Thousands in Dallas-Fort Worth Are Without Power After Storms

Winds were strong enough — up to about 70 mph — to topple large trees onto cars and homes. Traffic signs as well as billboards were dislodged, and light poles and other small structures were strewn about.

by Claire Z. Cardona, The Dallas Morning News / June 10, 2019

(TNS) - The storms across the Dallas area Sunday afternoon that killed one and injured at least five others also spread debris through damaged neighborhoods and left several hundred thousand residents without power.

Winds were strong enough — up to about 70 mph — to topple large trees onto cars and homes. Traffic signs as well as billboards were dislodged, and light poles and other small structures were strewn about.

But power outages were a more widespread problem. Close to 280,000 customers were without power in Dallas County alone, about a quarter of the Oncor customers there. By dawn Monday, almost 240,000 Dallas County customers were still affected, along with about 15,000 in Denton, Collin and Tarrant counties.

Oncor estimated some customers could be without power for several days and had requested mutual aid from other parts of the country to help restore service.

Businesses, like residences, were affected, with stores closing or relying on backup generators for minimal services.

Dallas ISD and Mesquite ISD cancelled their summer programming Monday due to the severe weather.

Some grocery stores had shut off their freezers because of the extended outages and were selling only non-perishable items, WFAA-TV (Channel 8) reported. Refrigerated items were being disposed of.

The storm, which entered Dallas County about 1:30, knocked down about 200 trees across Dallas, city officials said. By 3 p.m., the bad weather had moved south of Dallas, according to the National Weather Service.

Rain was intense but brief. Although some street flooding was reported, less than an inch was recorded at DFW International Airport and at Dallas Love Field.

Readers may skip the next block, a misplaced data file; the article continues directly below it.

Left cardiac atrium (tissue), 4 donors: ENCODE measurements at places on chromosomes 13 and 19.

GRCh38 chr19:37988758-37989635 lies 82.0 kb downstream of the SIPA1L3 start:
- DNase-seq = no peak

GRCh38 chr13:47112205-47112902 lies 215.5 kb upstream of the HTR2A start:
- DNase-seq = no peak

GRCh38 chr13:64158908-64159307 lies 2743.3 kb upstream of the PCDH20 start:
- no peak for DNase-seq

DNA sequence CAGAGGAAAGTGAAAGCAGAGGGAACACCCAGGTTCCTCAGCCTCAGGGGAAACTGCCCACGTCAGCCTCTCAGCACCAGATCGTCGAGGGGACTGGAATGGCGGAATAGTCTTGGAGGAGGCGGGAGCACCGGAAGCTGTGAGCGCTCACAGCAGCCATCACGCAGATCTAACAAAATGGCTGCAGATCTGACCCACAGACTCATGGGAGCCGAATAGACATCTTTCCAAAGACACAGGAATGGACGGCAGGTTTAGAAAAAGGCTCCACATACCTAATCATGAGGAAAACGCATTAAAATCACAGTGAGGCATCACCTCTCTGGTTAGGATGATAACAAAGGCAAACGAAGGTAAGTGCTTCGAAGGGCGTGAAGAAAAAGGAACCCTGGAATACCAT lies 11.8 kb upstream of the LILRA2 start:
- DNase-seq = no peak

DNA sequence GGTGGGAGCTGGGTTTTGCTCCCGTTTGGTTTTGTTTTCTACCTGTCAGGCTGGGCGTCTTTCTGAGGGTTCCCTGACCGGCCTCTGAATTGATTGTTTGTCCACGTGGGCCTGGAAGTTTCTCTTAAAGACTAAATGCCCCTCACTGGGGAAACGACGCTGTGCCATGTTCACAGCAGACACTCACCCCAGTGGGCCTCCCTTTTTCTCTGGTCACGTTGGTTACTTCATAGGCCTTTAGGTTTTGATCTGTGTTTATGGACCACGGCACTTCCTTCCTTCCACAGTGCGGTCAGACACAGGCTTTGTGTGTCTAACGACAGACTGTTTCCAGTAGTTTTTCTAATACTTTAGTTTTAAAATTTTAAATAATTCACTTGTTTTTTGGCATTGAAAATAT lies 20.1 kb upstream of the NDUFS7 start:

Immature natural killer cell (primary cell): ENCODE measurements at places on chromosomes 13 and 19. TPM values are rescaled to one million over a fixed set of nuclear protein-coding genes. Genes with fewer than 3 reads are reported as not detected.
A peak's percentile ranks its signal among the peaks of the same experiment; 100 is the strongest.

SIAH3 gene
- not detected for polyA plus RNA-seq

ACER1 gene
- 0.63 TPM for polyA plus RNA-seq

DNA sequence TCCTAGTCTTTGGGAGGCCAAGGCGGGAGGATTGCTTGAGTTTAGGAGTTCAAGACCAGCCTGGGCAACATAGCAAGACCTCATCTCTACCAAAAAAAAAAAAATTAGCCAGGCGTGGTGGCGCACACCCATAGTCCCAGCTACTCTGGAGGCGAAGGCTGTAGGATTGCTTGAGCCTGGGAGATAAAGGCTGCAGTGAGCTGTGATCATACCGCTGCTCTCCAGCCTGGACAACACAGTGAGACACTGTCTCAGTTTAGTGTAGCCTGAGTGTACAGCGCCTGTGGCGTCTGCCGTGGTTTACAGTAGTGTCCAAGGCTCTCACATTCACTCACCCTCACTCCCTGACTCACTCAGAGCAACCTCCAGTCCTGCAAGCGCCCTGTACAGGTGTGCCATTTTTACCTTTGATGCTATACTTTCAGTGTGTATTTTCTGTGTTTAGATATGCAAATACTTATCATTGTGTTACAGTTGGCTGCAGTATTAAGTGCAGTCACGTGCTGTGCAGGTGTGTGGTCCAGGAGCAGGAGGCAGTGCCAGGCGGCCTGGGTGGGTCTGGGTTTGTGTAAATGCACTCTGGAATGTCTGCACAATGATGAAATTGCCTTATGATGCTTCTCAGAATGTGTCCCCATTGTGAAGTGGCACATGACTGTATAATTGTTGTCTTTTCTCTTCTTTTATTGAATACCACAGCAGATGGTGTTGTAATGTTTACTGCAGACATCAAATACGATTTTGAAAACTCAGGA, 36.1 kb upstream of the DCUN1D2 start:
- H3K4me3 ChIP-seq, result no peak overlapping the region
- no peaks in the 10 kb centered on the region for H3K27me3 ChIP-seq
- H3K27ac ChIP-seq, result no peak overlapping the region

Across the region, 911 call centers were also affected by outages. Dallas police said the call center that serves the city was working again by Sunday evening.

The most serious problems were caused by the high winds.

The National Weather Service recorded a 71-mph gust at Love Field, where a hangar door and part of the roof at a Southwest Airlines maintenance facility was torn away. No injuries were reported.

The weather delayed 90 flights at Love Field and 700 at DFW Airport, according to Flight Aware. More than 300 flights at DFW and 27 Southwest Airlines flights at Love Field were canceled.

DFW Airport spokeswoman Cynthia Vega said several security checkpoints and concessions would stay open until 12:30 a.m. because of the storms. The airport saw no major damage, she said.

The storms forced a ground stop that was lifted around 4 p.m., she said, which caused delays averaging about an hour.

In downtown Dallas, windows were shattered on the Fountain Place skyscraper on Ross Avenue, near Field Street, and the KPMG building on Ross near Pearl Street.

"It's supposed to withstand high winds, high storms, but debris is a whole different story," Vince Ortega of the Hall Group told KXAS-TV (NBC5) about the KPMG building.

He said it was fortunate the storm didn't hit on a weekday when many people could have been hurt by flying glass.

"It was a blessing it was on a Sunday and not a Monday," Ortega said. "We could have been telling a whole different story."

More damage was reported in and around the Central Business District, but similar damage could be found to other high-rises in other parts of Dallas, including the Bancorp South building near I-635 and Central Expressway.

But the city's office of emergency management said there had been no reports broken windows or downed trees had caused injuries.

In residential areas throughout Dallas, roofs, vehicles, carports and brick barrier walls bore the brunt of the high winds. Insulation and other debris was spread on lawns, sidewalks and streets, along with many tree branches and trunks.

In Far North Dallas, many large trees were reported downed, and the Fretz Park branch library at Hillcrest and Belt Line roads had a number of large windows blown out.

At a news conference Sunday night, officials said repairing traffic signals would be a priority — with lights that are completely inoperable getting fixed first, followed by those that were flashing red.

DART also reported delays on its routes because of the storms, with debris on tracks hindering light-rail service. Passengers at some stations were being shuttled by bus around damaged areas.

A billboard was knocked down at Hall Street and McKinney Avenue in Uptown, damaging two vehicles. No injuries were reported.

Jones and two friends pulled into the parking lot when the rain started. Moments later, wind knocked down the billboard, which scraped the right side of Jones' car.

"It just picked up so fast, and it was not even raining," Jones said.

The front windshield and back window of Stephanie Carenca's Cadillac Escalade were damaged when the billboard fell on top of the SUV.

"I'm just glad we weren't in it," she said.

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